Rwandan prosecutors accuse Wenceslas Twagirayezu, 50, of inciting violence during the 1994 genocide.
He is alleged to have led a pro-Hutu militia in the north-west of the country that targeted ethnic Tutsis during the 100-day genocide.
He has lived in Denmark since 2001 and had been fighting against his extradition through the courts.
According to Rwanda’s pro-government New Times, Mr Twagirayezu is the second Rwandan to be extradited from Denmark . The first, Emmanuel Mbarushimana, was sentenced to life in prison in 2017, three years after his extradition.
Rwanda scrapped the death penalty in 2007 in an effort to encourage countries that oppose capital punishment to hand over genocide suspects.
It has issued international arrest warrants for more than 800 people it accuses of committing atrocities during 100 days of bloodshed in 1994.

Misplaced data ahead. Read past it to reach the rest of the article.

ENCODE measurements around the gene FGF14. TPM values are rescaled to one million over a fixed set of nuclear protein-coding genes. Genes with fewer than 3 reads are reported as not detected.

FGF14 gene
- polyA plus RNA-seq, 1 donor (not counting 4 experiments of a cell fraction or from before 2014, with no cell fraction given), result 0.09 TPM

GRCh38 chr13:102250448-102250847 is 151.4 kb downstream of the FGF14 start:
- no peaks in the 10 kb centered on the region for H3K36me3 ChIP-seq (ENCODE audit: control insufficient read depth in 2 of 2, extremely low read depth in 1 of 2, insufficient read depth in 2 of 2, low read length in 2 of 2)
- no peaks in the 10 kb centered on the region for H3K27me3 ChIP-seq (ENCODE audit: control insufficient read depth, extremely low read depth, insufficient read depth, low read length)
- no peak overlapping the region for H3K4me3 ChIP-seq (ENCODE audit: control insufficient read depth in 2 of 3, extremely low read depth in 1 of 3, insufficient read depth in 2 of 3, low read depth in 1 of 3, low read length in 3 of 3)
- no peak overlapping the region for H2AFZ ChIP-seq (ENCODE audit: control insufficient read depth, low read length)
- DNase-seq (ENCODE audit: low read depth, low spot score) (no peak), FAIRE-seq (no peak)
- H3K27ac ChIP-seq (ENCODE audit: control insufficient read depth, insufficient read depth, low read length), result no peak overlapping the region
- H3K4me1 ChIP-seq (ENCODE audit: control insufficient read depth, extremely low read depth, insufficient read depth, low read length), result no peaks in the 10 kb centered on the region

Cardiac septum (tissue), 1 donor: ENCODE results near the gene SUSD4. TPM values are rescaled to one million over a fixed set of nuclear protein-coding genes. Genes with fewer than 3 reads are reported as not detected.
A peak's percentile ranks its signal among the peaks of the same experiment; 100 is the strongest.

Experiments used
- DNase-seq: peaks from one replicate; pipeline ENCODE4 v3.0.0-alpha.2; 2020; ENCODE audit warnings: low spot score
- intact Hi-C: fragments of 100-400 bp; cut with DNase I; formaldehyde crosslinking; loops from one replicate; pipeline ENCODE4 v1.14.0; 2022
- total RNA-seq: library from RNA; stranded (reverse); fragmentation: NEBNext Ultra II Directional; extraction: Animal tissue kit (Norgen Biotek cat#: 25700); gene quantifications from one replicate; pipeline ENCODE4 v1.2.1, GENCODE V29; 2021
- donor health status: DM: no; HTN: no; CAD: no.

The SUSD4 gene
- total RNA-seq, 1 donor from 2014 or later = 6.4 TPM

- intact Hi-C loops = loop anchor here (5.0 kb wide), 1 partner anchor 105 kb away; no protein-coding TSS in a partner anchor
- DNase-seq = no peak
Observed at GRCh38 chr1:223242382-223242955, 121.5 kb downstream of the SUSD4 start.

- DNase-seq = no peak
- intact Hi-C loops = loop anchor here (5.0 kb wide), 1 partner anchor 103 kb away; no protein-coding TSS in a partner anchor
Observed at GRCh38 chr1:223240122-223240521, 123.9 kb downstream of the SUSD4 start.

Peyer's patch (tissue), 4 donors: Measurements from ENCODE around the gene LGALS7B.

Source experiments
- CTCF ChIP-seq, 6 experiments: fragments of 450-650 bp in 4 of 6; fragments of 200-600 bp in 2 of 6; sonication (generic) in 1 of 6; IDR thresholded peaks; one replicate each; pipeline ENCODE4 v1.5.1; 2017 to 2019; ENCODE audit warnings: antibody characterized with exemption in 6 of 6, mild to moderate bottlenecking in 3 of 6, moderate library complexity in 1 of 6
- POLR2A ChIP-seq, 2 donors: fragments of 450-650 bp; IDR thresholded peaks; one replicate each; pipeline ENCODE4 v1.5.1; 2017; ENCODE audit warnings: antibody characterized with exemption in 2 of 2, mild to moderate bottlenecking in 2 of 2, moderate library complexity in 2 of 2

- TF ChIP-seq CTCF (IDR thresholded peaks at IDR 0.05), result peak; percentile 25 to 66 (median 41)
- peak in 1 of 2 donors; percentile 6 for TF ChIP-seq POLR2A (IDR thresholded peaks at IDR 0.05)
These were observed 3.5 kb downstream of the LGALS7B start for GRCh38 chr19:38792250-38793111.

An estimated 800,000 Tutsis and moderate Hutus were killed in the violence.
More on Rwanda’s genocide:
Rwanda: 100 days of slaughter
The real story behind Black Earth Rising
The photographs that reunited families
During the genocide, Mr Twagirayezu was a local official of the Coalition for the Defence of the Republic (CDR), a radical pro-Hutu party accused of inciting as well as carrying out violence.
A former primary school teacher, he led a local militia that operated in Rubavu District and which is suspected of planning the killing of civilians who had sought refuge at a university, the New Times reports.
Mr Twagirayezu, who has been in custody in Denmark since May 2017, is expected to arrive at the airport in the capital, Kigali, on Tuesday evening, the paper says.